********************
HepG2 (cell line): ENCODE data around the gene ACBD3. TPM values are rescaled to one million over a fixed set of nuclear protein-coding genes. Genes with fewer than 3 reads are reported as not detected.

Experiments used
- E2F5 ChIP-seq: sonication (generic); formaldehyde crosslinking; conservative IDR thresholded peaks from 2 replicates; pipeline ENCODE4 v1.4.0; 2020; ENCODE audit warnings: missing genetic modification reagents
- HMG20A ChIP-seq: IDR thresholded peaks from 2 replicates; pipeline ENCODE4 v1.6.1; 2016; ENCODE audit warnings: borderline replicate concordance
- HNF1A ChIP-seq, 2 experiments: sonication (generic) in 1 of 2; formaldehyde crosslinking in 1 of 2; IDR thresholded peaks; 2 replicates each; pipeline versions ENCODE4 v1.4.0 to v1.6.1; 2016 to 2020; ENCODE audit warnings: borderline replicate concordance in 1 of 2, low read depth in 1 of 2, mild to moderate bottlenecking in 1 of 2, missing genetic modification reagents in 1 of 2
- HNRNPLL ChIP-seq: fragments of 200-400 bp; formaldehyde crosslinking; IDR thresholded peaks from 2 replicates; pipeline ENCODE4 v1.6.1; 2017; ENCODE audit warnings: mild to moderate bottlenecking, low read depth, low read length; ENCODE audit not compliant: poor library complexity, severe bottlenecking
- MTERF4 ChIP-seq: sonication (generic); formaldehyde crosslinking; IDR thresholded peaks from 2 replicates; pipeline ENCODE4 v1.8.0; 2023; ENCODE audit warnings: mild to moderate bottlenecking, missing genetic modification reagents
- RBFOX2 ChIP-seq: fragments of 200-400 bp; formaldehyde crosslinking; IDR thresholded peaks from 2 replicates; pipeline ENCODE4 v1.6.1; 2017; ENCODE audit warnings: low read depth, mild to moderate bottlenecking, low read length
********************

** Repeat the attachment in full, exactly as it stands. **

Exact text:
HepG2 (cell line): ENCODE data around the gene ACBD3. TPM values are rescaled to one million over a fixed set of nuclear protein-coding genes. Genes with fewer than 3 reads are reported as not detected.

Experiments used
- E2F5 ChIP-seq: sonication (generic); formaldehyde crosslinking; conservative IDR thresholded peaks from 2 replicates; pipeline ENCODE4 v1.4.0; 2020; ENCODE audit warnings: missing genetic modification reagents
- HMG20A ChIP-seq: IDR thresholded peaks from 2 replicates; pipeline ENCODE4 v1.6.1; 2016; ENCODE audit warnings: borderline replicate concordance
- HNF1A ChIP-seq, 2 experiments: sonication (generic) in 1 of 2; formaldehyde crosslinking in 1 of 2; IDR thresholded peaks; 2 replicates each; pipeline versions ENCODE4 v1.4.0 to v1.6.1; 2016 to 2020; ENCODE audit warnings: borderline replicate concordance in 1 of 2, low read depth in 1 of 2, mild to moderate bottlenecking in 1 of 2, missing genetic modification reagents in 1 of 2
- HNRNPLL ChIP-seq: fragments of 200-400 bp; formaldehyde crosslinking; IDR thresholded peaks from 2 replicates; pipeline ENCODE4 v1.6.1; 2017; ENCODE audit warnings: mild to moderate bottlenecking, low read depth, low read length; ENCODE audit not compliant: poor library complexity, severe bottlenecking
- MTERF4 ChIP-seq: sonication (generic); formaldehyde crosslinking; IDR thresholded peaks from 2 replicates; pipeline ENCODE4 v1.8.0; 2023; ENCODE audit warnings: mild to moderate bottlenecking, missing genetic modification reagents
- RBFOX2 ChIP-seq: fragments of 200-400 bp; formaldehyde crosslinking; IDR thresholded peaks from 2 replicates; pipeline ENCODE4 v1.6.1; 2017; ENCODE audit warnings: low read depth, mild to moderate bottlenecking, low read length